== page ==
DURANGO, Colo. (AP) — Many people know the Cuban missile crisis and the Berlin Wall were milestones of the Cold War. But a lesser-known drama in the decades-long tensions between the United States and its communist foes played out in Cortez, and Saturday marks the anniversary.
The drama focused on the U-2, a high-altitude surveillance plane best remembered for being shot down in May 1960 over the Soviet Union. Francis Gary Powers was the pilot. The CIA’s cover story – that the plane was used for weather observation – was blown.
But months before, a pilot from the Taiwanese Air Force named Maj. Hsichan “Mike” Hua made an emergency landing in Cortez that is still the stuff of legend among U-2 pilots.
The United States had invited Taiwanese pilots to train to fly spy planes, nicknamed “Dragon Lady” and “Black Cat,” for surveillance over mainland China. President Dwight D. Eisenhower didn’t want to put American pilots in the air above the communist country.
Still a gripping story
More records of the U-2 program and Hua’s landing are being declassified as time passes. Hua made a video in 2009 on the 50th anniversary of the landing about his personal experience, and more information about how the United States trained Taiwanese pilots also is now available.
“I was one of six pilots in Taiwan to come to the U.S. to learn to fly a secret aircraft, so secret no one in the Chinese Air Force had any idea about what the airplane was,” Hua said in his video reminiscing about the experience. “When we finally saw the glider-like aircraft with its bicycle landing gear, we were not very much impressed at first glance – until we saw it taking off on a 75-degree climb angle just after leaving the ground.”
The pilots were training at Laughlin Air Force Base in Del Rio, Texas. Hua took off at about 8:30 p.m. Aug. 3, 1959, on a training flight to practice navigating by the stars. His flight plan was to Ogden, Utah, and back.
The U-2 was a dangerous plane to fly, Hua said in the video. In its first three years of flight, 17 crashes killed 11 pilots.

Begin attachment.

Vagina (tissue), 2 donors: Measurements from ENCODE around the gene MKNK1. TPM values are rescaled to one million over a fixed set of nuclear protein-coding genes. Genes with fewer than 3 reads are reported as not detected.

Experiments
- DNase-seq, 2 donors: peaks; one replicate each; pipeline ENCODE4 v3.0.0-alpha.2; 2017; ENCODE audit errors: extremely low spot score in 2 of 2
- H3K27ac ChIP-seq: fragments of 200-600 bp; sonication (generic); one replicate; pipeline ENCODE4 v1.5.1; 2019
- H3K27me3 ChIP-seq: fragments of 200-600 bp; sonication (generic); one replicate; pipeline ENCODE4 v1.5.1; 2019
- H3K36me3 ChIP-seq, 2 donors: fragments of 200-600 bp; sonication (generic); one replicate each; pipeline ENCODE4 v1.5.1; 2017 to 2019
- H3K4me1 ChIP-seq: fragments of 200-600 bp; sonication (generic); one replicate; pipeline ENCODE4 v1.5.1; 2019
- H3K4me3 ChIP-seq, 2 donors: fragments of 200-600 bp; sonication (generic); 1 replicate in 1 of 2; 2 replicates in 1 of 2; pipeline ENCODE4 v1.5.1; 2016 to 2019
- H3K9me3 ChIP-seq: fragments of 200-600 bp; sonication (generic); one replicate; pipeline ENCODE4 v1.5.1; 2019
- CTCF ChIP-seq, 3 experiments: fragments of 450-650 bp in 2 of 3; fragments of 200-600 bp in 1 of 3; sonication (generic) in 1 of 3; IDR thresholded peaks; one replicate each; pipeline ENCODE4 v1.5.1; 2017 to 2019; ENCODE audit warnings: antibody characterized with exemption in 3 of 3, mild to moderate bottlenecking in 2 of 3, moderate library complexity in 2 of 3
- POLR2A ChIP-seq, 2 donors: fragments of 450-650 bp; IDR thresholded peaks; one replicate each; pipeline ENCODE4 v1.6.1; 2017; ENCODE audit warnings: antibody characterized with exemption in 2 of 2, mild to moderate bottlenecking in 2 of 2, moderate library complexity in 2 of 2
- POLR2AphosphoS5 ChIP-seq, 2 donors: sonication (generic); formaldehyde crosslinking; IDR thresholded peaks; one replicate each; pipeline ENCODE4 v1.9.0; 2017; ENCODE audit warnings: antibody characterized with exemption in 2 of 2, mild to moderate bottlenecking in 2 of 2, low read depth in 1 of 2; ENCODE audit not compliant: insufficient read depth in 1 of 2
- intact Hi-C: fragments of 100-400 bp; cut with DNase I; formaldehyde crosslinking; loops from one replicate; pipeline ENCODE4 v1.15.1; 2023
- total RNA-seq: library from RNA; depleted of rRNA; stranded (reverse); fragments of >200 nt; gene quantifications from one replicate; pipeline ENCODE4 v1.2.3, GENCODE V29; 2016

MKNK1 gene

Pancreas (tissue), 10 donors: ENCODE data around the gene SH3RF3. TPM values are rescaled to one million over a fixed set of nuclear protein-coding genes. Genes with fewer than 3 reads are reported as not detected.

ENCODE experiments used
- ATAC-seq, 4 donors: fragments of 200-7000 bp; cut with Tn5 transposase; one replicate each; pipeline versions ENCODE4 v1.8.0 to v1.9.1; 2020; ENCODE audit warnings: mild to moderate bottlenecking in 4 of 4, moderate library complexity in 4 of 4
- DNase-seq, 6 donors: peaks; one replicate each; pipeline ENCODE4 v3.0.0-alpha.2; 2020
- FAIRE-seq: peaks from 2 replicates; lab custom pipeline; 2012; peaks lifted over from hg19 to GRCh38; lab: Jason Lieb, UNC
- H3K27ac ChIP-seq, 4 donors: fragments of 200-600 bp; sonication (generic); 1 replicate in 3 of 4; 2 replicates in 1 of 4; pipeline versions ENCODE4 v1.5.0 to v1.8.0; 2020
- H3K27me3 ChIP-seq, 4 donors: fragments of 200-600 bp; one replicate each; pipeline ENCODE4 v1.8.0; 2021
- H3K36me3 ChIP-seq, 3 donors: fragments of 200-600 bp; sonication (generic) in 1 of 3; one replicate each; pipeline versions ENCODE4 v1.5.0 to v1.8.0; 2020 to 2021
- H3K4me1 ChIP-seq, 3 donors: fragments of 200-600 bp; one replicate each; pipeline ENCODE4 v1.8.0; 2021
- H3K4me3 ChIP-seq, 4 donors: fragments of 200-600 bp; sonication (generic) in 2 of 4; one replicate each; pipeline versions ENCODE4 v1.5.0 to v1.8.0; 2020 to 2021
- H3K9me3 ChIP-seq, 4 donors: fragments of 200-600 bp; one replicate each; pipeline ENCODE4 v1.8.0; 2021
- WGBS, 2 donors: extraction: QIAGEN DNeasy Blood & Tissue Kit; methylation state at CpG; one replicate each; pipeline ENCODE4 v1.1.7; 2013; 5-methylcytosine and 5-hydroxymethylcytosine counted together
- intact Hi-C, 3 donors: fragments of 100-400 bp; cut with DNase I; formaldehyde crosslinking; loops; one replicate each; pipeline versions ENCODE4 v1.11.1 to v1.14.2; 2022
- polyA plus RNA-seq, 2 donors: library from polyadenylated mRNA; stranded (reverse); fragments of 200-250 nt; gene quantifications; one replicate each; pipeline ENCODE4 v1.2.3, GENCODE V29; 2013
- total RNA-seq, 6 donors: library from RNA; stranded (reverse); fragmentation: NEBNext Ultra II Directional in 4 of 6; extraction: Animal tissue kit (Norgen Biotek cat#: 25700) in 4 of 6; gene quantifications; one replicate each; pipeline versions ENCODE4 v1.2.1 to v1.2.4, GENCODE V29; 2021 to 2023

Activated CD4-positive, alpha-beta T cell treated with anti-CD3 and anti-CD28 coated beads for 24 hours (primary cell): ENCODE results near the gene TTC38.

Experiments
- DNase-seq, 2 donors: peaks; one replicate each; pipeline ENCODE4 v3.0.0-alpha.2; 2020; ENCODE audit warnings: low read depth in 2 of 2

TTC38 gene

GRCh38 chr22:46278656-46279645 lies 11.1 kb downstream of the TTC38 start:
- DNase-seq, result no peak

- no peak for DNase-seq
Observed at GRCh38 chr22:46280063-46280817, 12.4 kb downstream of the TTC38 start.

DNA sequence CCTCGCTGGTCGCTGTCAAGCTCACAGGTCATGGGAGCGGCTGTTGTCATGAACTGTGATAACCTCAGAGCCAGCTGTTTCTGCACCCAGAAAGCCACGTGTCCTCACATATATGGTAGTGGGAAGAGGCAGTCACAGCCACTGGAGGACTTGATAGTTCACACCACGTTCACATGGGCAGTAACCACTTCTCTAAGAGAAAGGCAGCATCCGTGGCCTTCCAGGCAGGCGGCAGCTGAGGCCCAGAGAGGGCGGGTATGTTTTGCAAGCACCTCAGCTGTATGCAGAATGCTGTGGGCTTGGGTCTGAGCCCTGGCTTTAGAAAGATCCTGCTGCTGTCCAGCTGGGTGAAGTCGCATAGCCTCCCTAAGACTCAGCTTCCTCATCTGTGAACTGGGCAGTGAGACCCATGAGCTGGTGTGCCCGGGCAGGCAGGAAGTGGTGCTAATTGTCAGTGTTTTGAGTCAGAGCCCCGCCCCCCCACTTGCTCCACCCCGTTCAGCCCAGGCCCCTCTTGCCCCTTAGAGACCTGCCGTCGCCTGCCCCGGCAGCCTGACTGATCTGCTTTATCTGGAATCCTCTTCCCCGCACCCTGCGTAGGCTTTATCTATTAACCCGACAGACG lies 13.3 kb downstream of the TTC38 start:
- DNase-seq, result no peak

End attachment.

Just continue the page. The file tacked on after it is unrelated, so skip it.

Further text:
“Every flight, even training flights, were solo flights,” Gerald Vincent, president of the Cortez Aviation Heritage Society, said in a recent interview, “and Hua was only on his seventh flight when this happened.”
At about 10:28 p.m., shortly after reaching Ogden and turning back, the single engine on Hua’s aircraft flamed out and the generator quit. With the loss of power at 70,000 feet, he also lost autopilot capability, and his flight suit immediately pressurized, making it more difficult for him to work the controls.
“I had to be below 35,000 feet to try an air start,” Hua said. “I hit some clouds at 40,000 feet, and when I hit 35,000 feet, I was still in the clouds.”
He tried to restart three times in the turbulent clouds and failed. Still in the clouds, Hua didn’t want to eject because he was uncertain about the terrain below. And another concern was becoming pressing.
“I knew many peaks of the Rocky Mountains rose above 14,000 feet. I was really in trouble,” Hua said. “I tried calling a nearby Air Force base and got no answer. Then I came out of the clouds. Suddenly, I saw lights on the ground.”
U-2 never easy to land
There had been a lot of discussion on the Cortez City Council about turning off the airport lights at night to save money. But they were still lit at 11:30 p.m. that August night.
Although he now spotted a runway, Hua still was not home free.